Can I be forced to participate in after hours social events?

My boss uses the fact that I won't participate in after hour social events (drinking at bars etc) on my annual reviews which affects my pay. What recourse do I have (if any)?

1 answer  |  asked Aug 23, 2011 09:56 AM [EST]  |  applies to California

Answers (1)

Marilynn Mika Spencer
The following comments are for information only and should not be considered legal advice. Legal advice must pertain to specific facts. No attorney-client relationship is created based on this information exchange.

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Your question should have a simple answer, but does not. There are a number of things to consider; also, there are different answers based on the reason you do not participate in after-hour events with your boss and coworkers.

If you are actually or effectively required to attend these “after-hours” events in order to obtain raises, it is hard to view this time as purely social and voluntary. Depending on a number of factors, your employer might be violating wage and hour laws. In California, all work time must be compensated. If attending these events is a job requirement, then that time should be paid time.

If these after-hour activities are really an extension of work, with work being discussed and work-related decisions being made, your employer may be violating wage and hour laws by not paying for your time.

If these events can be construed as work time, and if you objected to or complained about attending because you were not getting paid, then your employer may be engaging in unlawful reprisal for your objection to unlawful payment practices.

Also, an employer must provide workers’ compensation coverage for injuries that take place in the course and scope of work, regardless of where that work is performed.

Do you stay away from socializing for religious reasons? If so, your employer may be discriminating against you based on religion.

Do you stay away from socializing because you are uncomfortable attending based on your sex, race, age, disability, or other similar factor? For example, many women are uncomfortable socializing with male coworkers, especially in a bar. And some locations for socializing are impossible or difficult for people with certain disabilities to get into or get around in. This kind of discomfort may be related to unlawful discrimination.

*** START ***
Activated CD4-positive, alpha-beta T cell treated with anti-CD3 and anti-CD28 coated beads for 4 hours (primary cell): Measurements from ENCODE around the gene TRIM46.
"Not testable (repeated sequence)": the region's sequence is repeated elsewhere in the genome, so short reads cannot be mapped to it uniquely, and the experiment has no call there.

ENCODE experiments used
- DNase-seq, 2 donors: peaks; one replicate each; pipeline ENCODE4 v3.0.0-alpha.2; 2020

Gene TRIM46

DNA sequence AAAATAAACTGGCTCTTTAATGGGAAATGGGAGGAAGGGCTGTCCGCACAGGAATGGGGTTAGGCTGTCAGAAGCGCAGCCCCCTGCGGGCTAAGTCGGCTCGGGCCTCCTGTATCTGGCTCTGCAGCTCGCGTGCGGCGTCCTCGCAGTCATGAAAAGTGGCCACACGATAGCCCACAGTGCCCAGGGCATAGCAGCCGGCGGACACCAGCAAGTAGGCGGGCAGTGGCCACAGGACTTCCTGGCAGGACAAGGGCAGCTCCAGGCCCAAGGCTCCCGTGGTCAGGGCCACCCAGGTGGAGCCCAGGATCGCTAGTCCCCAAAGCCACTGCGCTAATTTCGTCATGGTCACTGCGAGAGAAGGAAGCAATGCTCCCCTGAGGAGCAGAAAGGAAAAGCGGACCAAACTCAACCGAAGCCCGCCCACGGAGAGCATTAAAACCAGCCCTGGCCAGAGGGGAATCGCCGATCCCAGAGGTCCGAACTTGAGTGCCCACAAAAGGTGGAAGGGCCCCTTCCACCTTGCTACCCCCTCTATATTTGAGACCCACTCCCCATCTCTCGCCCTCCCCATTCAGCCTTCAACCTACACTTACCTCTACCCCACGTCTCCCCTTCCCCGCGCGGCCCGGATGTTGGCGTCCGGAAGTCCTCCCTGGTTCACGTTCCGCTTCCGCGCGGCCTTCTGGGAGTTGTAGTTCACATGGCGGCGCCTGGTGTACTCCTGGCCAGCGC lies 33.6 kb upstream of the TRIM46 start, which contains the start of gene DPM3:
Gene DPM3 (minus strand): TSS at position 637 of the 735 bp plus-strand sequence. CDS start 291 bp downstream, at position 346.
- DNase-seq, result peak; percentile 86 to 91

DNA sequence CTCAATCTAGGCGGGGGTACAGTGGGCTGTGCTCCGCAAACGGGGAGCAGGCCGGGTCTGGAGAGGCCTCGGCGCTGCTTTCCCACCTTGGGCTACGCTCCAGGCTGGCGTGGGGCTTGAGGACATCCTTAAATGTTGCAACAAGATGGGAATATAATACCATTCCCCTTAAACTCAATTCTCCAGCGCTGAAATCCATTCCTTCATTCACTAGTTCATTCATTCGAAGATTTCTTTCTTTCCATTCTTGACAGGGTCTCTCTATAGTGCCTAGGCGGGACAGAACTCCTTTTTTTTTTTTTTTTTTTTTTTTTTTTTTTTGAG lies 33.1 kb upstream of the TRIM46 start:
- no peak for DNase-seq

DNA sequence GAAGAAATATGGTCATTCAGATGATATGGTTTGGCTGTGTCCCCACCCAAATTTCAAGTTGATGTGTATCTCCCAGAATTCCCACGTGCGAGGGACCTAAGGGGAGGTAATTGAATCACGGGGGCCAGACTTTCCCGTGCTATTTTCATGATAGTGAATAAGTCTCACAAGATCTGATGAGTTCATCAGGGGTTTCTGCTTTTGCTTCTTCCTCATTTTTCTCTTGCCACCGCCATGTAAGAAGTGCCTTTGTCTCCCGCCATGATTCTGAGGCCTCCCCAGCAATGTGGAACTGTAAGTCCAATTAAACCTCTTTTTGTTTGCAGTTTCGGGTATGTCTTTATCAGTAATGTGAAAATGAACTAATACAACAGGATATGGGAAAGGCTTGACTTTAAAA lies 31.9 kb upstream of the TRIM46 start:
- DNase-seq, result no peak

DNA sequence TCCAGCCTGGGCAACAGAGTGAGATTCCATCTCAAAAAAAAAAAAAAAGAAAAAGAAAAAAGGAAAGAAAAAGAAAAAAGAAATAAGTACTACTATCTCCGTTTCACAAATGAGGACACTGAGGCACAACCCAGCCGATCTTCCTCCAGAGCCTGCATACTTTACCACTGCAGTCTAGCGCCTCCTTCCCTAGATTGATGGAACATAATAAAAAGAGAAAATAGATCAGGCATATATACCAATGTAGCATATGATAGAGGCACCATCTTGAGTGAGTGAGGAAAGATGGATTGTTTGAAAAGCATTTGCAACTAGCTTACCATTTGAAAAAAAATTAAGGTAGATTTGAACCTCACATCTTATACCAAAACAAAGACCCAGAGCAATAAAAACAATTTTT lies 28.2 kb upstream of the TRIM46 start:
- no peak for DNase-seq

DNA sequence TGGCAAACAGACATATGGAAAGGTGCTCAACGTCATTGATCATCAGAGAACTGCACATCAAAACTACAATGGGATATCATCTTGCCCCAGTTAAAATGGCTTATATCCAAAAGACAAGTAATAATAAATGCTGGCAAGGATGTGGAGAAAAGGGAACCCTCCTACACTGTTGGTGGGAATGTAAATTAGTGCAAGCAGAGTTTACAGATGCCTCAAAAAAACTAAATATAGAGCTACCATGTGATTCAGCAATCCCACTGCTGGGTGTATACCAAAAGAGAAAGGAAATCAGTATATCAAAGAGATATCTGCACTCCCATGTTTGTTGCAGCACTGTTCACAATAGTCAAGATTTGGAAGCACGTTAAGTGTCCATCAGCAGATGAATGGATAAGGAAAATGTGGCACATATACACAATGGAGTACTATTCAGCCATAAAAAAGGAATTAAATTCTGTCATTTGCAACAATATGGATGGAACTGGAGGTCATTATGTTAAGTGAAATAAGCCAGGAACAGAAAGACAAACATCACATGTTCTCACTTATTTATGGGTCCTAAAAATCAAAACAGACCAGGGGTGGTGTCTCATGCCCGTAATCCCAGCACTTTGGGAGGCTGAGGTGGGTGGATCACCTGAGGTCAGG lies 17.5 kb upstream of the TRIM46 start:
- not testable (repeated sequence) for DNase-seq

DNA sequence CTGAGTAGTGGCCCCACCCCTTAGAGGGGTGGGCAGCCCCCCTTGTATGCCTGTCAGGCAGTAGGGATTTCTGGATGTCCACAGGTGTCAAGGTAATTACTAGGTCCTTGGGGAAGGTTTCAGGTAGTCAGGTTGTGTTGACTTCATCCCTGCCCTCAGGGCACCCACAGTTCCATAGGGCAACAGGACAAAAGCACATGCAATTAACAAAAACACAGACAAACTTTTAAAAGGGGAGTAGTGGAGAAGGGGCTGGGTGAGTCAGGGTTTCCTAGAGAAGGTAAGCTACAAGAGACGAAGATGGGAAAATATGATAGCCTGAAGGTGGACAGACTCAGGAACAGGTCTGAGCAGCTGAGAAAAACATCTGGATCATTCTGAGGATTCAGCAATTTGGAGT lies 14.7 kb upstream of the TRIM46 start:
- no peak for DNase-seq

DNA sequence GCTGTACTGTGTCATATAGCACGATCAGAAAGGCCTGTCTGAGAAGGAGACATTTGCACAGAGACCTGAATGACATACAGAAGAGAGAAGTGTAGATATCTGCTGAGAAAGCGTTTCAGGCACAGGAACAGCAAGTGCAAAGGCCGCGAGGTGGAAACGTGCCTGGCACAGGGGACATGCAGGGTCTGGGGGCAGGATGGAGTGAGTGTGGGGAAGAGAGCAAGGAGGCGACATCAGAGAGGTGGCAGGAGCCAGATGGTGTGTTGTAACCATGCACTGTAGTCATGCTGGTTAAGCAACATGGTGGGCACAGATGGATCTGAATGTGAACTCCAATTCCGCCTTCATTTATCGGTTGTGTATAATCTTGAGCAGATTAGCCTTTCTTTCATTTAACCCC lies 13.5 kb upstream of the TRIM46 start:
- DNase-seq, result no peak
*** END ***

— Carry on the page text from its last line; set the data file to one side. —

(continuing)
I could keep going for pages and pages about the different possible circumstances that might make what your employer’s actions unlawful. It would be best to make this determination in conjunction with an attorney who can advise you based on the particular facts of your employment.

There are also practical considerations. How will you and your attorney be able to prove that your lack of participation in social activates is a reason you are not getting raises or better work? There must be more than a “gut feeling” to prove your case, even if your feeling is correct.

Another consideration is what will happen if you protest unlawful activity? Some employers who violate one law seem more willing to violate other laws. Your protest against unlawful activity may cause your employer to treat you even worse – to take reprisal against you. While doing so would also be illegal, you should think about whether your financial or professional losses are enough to warrant pursuing a claim.

Please note that all legal actions are subject to time limits (deadlines), sometimes called statutes of limitation, which require potential parties to file their claims by specific dates. If those deadlines are missed, all related claims will be barred forever. Therefore, if you want to preserve any legal rights you might have, please contact an attorney as soon as possible. For referrals, you may contact the Lawyer Referral Service of the San Diego County Bar Association at (619) 231-8585, or the county bar association for your county of residence. You can find lists of attorneys who represent plaintiffs in employment cases at , , and .

Marilynn Mika Spencer
The Spencer Law Firm

posted by Marilynn Mika Spencer  |  Aug 24, 2011 04:17 AM [EST]

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